On Sept. 1, I made a transition from health insurance provided by my former employer to Medicare and a Medicare supplement. Perhaps my story has some relevance to the larger health care debate raging the past few months. Certainly it seemed so to me.
Enrolling for Medicare — and for Social Security benefits, both through the Social Security Administration — was easy. Whether on the phone or at the local Social Security office in Las Vegas, staff were competent, polite, and quick to offer assistance where needed. Official information in print or on the website was generally clear and easy to understand.
Choosing a supplemental insurance plan with a large private insurance company was, on the other hand, cumbersome and frustrating. Representatives on the phone typically could not answer my questions. Long holds while they consulted with supervisors were common. Printed information was frequently sketchy or confusing.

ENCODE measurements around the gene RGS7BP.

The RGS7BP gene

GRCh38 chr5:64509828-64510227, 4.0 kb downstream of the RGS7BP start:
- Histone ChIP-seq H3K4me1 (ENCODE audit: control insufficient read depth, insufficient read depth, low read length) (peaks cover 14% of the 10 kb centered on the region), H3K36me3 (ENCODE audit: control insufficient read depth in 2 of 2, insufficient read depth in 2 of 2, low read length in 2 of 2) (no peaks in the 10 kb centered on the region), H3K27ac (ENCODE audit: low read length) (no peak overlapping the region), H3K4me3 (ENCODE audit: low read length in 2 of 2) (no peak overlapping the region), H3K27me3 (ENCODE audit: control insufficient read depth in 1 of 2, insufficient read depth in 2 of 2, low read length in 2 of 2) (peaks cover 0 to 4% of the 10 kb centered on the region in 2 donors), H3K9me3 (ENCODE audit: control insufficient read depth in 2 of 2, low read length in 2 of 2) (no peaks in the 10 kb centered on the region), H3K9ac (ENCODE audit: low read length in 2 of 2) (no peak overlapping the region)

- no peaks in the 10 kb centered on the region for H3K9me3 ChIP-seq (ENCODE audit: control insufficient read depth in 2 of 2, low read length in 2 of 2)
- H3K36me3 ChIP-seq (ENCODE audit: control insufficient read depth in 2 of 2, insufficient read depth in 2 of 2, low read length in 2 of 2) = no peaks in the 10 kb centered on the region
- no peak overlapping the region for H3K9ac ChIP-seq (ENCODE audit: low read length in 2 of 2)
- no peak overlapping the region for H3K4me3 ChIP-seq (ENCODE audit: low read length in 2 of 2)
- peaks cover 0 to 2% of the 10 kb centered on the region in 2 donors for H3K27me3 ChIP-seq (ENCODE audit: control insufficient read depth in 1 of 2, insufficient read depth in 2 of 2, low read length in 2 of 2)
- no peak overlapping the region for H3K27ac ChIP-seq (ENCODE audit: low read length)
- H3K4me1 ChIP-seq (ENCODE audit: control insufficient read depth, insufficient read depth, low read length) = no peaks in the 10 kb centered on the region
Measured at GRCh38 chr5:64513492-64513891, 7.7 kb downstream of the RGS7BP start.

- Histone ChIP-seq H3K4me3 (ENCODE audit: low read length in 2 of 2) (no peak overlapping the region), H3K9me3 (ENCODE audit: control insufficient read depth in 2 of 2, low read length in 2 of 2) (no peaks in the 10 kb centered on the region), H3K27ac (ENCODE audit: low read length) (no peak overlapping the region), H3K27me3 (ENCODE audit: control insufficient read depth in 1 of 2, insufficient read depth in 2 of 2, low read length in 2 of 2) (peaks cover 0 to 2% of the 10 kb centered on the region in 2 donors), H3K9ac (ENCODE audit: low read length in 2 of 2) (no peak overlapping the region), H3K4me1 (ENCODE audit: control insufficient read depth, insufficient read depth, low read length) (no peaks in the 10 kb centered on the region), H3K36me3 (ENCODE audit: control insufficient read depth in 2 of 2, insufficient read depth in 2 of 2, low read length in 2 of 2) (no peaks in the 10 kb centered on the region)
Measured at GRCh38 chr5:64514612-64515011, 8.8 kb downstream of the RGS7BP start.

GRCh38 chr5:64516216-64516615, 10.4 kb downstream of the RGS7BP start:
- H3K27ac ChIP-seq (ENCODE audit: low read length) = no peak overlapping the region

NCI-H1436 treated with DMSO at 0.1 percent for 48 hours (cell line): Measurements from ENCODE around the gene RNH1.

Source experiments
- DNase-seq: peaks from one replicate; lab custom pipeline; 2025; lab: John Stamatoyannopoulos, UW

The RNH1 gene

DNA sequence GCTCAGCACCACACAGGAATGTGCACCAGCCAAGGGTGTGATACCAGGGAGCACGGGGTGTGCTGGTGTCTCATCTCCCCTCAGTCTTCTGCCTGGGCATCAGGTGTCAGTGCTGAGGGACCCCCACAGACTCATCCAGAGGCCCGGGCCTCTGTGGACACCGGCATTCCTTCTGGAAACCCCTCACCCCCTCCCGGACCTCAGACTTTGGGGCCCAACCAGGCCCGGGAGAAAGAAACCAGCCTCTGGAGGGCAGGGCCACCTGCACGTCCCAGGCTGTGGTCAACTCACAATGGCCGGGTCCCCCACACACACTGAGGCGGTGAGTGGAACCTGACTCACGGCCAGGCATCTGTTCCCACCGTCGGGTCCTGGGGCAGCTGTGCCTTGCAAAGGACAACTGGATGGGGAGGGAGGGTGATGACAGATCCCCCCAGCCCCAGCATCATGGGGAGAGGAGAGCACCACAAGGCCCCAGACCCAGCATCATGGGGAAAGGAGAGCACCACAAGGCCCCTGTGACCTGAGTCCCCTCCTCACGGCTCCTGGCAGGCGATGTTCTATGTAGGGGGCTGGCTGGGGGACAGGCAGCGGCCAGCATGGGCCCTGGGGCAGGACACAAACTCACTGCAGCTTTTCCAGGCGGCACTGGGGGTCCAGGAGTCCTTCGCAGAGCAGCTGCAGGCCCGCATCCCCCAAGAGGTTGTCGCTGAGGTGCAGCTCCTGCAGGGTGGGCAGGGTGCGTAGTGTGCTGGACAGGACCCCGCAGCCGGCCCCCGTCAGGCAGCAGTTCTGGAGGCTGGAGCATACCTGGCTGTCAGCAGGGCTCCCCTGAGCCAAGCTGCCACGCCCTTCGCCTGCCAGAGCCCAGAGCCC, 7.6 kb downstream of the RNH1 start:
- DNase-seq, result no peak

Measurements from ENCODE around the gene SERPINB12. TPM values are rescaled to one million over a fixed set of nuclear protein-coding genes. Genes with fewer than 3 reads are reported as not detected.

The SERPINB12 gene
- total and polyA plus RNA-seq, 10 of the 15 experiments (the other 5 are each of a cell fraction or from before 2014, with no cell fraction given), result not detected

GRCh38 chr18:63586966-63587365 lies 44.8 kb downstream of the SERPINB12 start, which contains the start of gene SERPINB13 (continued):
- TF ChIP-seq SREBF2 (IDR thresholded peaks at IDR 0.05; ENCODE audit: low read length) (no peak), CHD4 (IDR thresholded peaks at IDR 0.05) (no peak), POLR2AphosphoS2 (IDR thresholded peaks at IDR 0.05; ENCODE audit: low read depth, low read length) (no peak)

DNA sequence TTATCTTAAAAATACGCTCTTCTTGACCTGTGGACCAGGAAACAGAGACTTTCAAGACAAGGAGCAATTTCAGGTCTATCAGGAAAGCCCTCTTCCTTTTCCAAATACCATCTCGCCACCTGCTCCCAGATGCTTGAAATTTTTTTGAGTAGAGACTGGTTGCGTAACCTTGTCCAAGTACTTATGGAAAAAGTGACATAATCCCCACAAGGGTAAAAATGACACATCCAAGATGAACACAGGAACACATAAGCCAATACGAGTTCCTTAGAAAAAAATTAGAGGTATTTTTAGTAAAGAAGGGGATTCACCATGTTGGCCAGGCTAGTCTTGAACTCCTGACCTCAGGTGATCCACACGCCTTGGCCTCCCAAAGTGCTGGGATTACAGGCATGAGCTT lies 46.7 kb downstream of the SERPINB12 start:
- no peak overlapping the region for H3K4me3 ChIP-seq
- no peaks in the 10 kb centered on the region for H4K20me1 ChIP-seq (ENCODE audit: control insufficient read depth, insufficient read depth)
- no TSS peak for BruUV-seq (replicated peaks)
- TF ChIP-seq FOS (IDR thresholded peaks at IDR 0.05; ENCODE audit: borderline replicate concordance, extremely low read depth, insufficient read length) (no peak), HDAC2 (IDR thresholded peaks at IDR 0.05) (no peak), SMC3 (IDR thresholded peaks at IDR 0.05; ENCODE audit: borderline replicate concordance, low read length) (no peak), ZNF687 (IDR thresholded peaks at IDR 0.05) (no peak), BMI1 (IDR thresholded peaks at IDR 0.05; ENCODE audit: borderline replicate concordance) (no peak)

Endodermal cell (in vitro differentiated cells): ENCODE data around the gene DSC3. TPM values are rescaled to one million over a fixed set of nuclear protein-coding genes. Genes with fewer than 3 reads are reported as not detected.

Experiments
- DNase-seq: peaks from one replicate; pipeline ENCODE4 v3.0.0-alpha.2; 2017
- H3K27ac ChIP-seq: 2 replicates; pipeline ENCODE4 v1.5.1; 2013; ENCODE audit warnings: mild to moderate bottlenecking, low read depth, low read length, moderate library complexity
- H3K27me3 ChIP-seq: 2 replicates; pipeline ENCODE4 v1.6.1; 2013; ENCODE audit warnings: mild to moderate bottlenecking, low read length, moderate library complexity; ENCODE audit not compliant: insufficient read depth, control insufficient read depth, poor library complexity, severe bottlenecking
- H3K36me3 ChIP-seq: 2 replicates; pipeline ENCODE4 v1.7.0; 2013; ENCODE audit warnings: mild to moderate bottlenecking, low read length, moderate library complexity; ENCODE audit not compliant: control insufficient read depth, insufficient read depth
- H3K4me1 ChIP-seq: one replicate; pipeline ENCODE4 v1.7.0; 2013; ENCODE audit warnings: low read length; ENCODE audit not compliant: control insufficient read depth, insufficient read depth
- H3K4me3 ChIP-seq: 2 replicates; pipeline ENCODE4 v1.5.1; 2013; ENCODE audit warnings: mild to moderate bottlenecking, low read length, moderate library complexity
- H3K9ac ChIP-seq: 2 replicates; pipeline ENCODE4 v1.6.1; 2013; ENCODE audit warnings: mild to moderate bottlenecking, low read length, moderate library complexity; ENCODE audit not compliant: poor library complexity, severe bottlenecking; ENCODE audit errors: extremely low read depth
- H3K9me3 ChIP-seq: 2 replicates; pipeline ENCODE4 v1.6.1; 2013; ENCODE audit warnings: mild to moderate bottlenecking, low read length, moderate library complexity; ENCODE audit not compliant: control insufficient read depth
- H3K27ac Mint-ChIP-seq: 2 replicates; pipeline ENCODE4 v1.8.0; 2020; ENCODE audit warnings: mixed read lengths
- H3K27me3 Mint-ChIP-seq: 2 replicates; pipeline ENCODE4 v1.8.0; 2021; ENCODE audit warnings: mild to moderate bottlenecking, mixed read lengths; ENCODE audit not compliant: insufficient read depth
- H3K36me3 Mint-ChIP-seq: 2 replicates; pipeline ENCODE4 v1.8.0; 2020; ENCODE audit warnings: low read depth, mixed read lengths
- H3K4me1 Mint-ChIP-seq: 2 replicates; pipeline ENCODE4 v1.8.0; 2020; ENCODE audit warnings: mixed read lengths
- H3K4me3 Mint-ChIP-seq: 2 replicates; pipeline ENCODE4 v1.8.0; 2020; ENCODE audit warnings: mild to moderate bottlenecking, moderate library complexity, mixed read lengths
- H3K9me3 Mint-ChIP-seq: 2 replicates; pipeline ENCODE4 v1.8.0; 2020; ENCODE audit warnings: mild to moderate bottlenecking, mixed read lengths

My experience confirmed some of my doubts about much of the (mis)information being spread about “the public option” and “single payer” plans in the current health care debate. The widespread stereotype that government is always incompetent, uncaring, bureaucratic, and inefficient simply was not borne out in my case. Rather it was the private insurance company that deserved to be so characterized.
I’m mystified by some of the ideologically driven lies about current attempts to reform the health care system. Remember, Social Security and Medicare, certainly two of the federal government’s most popular and enduring programs, were adopted under Democratic administrations and Congresses. Why shouldn’t we expect the same of current efforts to reform health care?